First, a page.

The bipartisan Medicare reform plan proposed by Republican House member Paul Ryan and Oregon senator Ron Wyden is dead. At least, that's the perception Democratic Senate majority leader Harry Reid may be trying to create.

When asked multiple times by reporters about the Wyden-Ryan proposal and how it related to the budget Ryan released today, Reid simply pointed out that Wyden, a liberal Democrat, was against the GOP budget.

“I talked to Senator Wyden this morning about the Ryan budget proposal, which he says he does not favor,” Reid said at a press conference in the Capitol Tuesday afternoon, prompting this headline from the Hill: “Reid: Sen. Wyden against Medicare reforms in Ryan budget.”

But there doesn’t seem to be any evidence to back up Reid's words. The Hill reports that while Wyden told reporters about aspects of the GOP budget he disagreed with, the Oregon Democrat “fell short of saying he didn’t support” the Ryan’s Medicare reforms. (Reid, for his part, wouldn't elaborate on his comments.)

And in an op-ed for the Huffington Post, published on Monday, Wyden defended his work with Ryan on Medicare reform. “[T]hose of us who care about the Medicare Guarantee shouldn't discourage Republicans from working in a bipartisan way to preserve the program in the future,” Wyden wrote. “Even though it might blunt some political attacks, we should be encouraging Republicans to take dangerous reforms off the table and pledge their support for Medicare.” He noted that he did not help write the Ryan budget and that he would almost certainly vote against it in the Senate.

“I do know, however, that because we worked together, Paul Ryan now knows more about the Medicare Guarantee and protecting seniors from unscrupulous insurance practices than he did before. If that is reflected in his budget this year, as someone who has been fighting for seniors since he was 27 years old, I think that's a step in the right direction,” Wyden wrote.

In late 2011, Wyden began working with Ryan on a plan that tracks closely with Ryan’s premium support proposal by “allowing private plans to compete with traditional Medicare.” Ryan’s newest budget incorporates many of the Wyden-Ryan plan ideas, including retaining the option for seniors to continue using Medicare’s traditional “fee-for-service” plan. Ryan himself admits his budget’s proposal doesn’t follow Wyden-Ryan exactly.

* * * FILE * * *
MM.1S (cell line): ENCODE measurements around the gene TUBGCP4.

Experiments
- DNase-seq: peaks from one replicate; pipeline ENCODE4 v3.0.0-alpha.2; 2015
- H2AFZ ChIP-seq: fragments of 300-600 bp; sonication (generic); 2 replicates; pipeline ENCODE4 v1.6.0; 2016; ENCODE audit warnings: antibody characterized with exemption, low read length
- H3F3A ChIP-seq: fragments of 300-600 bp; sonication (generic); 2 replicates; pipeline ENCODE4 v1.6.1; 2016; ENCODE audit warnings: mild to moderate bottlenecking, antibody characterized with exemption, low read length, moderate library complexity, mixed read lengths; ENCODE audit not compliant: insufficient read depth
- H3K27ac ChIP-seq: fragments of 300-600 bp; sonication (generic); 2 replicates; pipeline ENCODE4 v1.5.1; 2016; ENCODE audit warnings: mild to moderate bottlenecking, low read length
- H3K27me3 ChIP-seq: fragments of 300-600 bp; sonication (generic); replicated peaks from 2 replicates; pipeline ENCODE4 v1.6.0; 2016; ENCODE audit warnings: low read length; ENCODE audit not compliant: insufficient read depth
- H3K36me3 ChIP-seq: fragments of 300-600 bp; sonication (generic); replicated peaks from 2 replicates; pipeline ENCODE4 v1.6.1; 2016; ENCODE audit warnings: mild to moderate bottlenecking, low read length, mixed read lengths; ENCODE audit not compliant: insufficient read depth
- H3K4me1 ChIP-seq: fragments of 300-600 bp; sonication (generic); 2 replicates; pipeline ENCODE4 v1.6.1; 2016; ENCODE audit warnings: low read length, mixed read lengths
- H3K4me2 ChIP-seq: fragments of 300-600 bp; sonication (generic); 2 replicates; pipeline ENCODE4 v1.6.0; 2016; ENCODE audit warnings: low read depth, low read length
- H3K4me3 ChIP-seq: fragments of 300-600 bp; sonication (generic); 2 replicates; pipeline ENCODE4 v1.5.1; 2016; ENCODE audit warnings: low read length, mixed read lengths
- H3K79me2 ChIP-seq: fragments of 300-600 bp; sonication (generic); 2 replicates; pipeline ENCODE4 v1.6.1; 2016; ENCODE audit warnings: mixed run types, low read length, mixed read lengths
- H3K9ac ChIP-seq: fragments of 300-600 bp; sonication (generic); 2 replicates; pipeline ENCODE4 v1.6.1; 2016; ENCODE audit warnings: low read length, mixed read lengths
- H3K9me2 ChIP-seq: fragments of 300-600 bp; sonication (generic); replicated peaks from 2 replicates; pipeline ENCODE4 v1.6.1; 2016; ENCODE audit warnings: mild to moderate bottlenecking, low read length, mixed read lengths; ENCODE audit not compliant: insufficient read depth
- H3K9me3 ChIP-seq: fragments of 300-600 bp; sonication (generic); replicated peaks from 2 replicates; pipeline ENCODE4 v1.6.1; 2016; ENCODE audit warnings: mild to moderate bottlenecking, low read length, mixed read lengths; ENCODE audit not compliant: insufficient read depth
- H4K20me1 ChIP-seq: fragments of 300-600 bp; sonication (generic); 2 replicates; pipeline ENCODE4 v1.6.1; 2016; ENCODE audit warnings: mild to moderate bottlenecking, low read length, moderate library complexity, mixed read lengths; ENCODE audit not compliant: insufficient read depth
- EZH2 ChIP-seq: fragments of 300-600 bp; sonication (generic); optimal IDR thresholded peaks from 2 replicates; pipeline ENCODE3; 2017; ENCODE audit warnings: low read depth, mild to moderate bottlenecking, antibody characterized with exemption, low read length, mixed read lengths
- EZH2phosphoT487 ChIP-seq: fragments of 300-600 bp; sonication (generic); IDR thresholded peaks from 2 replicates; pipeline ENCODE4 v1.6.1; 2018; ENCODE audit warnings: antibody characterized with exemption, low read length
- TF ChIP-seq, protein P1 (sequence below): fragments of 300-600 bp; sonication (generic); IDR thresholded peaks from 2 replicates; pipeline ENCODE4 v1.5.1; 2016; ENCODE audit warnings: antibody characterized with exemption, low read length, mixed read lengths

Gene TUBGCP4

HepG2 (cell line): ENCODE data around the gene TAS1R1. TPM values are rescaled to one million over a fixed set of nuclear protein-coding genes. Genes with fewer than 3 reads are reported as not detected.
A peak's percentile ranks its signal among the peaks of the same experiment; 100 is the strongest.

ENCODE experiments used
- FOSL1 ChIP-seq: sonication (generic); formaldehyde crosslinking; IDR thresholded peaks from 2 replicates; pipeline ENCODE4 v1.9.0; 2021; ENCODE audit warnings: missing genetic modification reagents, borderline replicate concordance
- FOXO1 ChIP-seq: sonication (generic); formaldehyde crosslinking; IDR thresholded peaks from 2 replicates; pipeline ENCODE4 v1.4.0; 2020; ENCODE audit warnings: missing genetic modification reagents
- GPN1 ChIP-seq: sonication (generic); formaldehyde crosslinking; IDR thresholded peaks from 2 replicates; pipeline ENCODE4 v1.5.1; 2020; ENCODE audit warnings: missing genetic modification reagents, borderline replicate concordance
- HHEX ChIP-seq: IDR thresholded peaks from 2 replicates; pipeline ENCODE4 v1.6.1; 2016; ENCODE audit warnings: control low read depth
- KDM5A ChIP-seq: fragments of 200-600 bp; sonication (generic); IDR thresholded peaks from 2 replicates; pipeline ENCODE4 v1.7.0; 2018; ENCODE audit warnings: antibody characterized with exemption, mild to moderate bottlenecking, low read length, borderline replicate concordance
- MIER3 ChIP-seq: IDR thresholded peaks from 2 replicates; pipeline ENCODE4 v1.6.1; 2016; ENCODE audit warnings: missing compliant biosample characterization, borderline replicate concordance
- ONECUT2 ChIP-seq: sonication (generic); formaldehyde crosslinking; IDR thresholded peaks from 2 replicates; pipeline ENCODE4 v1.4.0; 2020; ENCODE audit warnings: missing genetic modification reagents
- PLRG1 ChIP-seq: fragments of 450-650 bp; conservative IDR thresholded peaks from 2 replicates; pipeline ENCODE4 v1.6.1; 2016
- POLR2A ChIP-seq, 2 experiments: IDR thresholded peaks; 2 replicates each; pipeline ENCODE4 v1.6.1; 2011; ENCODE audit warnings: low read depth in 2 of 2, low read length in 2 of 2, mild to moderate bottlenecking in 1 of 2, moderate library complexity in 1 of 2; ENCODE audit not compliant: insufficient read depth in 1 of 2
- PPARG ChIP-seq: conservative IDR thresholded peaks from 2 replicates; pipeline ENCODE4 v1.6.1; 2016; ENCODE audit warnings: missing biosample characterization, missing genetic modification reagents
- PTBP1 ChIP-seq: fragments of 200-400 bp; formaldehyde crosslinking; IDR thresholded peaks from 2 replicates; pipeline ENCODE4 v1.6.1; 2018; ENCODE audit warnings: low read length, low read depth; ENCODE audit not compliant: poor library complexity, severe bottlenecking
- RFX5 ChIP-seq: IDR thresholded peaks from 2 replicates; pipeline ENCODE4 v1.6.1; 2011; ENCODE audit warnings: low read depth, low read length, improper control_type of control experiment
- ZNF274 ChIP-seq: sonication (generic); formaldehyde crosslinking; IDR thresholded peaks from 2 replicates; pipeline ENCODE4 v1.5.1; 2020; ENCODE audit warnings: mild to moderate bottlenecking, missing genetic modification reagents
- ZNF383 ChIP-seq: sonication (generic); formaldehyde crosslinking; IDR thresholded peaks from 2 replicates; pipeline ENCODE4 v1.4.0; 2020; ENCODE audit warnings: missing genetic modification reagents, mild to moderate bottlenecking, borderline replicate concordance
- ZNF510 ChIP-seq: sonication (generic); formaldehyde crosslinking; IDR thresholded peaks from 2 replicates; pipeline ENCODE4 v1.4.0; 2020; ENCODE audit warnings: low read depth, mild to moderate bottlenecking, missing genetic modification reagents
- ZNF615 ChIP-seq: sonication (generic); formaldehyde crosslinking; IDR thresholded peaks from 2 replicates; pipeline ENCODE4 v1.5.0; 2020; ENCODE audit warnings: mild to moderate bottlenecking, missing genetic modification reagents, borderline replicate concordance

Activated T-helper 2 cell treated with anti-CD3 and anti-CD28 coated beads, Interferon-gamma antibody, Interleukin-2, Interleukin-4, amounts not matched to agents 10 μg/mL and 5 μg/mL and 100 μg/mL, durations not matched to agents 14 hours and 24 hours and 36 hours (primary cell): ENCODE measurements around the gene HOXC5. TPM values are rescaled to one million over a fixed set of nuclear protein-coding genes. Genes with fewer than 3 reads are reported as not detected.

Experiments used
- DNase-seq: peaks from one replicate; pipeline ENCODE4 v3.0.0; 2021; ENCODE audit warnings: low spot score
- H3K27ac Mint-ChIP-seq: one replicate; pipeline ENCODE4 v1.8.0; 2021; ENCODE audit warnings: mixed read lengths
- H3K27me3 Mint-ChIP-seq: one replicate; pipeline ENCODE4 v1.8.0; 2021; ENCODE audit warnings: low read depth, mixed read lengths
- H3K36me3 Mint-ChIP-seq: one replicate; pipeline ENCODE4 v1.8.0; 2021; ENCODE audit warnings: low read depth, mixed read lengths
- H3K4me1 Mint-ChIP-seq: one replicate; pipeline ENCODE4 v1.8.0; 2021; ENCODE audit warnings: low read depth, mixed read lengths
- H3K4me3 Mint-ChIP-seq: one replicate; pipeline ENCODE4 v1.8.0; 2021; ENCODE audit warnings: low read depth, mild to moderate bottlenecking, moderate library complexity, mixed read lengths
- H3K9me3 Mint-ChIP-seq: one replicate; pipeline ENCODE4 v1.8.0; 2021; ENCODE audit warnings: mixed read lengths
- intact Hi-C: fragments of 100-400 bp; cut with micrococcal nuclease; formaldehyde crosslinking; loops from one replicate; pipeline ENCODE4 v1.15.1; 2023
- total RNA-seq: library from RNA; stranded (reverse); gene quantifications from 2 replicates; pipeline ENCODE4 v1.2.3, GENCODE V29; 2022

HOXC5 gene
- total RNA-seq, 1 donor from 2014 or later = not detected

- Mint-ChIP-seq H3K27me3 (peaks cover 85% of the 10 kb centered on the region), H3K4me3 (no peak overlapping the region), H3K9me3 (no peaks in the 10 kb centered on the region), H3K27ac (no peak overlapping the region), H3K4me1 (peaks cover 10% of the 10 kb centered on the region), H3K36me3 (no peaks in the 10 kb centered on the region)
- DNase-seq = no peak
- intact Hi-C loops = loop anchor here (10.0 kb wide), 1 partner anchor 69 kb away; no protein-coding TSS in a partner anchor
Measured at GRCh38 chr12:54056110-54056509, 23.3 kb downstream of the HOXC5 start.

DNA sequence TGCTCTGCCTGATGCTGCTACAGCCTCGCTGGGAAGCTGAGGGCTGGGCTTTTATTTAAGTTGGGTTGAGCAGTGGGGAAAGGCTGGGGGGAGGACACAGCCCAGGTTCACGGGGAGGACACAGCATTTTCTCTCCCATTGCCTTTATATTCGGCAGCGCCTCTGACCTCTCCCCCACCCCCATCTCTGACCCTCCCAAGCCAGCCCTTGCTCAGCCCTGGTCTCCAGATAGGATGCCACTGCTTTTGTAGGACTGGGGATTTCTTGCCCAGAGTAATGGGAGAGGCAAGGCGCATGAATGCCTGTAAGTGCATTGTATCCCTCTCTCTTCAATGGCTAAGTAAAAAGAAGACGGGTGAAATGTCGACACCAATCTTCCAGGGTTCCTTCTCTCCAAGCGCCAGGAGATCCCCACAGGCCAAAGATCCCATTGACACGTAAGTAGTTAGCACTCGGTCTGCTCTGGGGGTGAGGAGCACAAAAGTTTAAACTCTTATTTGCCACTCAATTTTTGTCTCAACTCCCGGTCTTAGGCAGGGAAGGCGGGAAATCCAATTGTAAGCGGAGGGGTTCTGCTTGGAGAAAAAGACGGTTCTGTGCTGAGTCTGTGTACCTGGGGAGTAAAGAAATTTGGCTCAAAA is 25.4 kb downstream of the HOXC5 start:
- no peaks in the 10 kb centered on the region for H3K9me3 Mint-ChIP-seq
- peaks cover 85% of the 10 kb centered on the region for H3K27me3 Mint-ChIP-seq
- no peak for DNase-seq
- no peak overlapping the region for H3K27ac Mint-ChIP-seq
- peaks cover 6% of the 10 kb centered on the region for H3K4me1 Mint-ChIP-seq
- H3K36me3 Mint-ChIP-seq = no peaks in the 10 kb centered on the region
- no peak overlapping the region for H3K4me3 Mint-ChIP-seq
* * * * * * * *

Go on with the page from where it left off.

“This is not the Wyden-Ryan plan; this is the House Republican budget,” Ryan insisted Tuesday morning at the American Enterprise Institute. “But we include several elements [of that plan]."

Nevertheless, Ryan's team suggests there are bipartisan proposals in this budget. “We're advancing a budget that builds upon a long history of bipartisan solutions to save and strengthen Medicare,” says Conor Sweeney, a Ryan spokesman. “Ensuring guaranteed affordability through a strengthened Medicare program is something both parties can agree on, and something both parties should work together to advance.”

Many Senate Democrats don’t seem too interested in Wyden-Ryan, however. Senators Kirsten Gillibrand, Joe Manchin, Mark Warner, Patty Murray, Tom Harkin, and Mark Begich all told THE WEEKLY STANDARD Tuesday that they hadn’t read the plan. Senate budget chairman Kent Conrad says he’s talked to Wyden about the plan but that he can’t judge the plan until it’s actually a legislative proposal. Conrad said he was looking at the House GOP budget but didn’t have any praise for the plan’s Medicare reforms.

“It is so sparse in detail, I don’t know how you can come to a conclusion on what it means,” Conrad said.

Next Page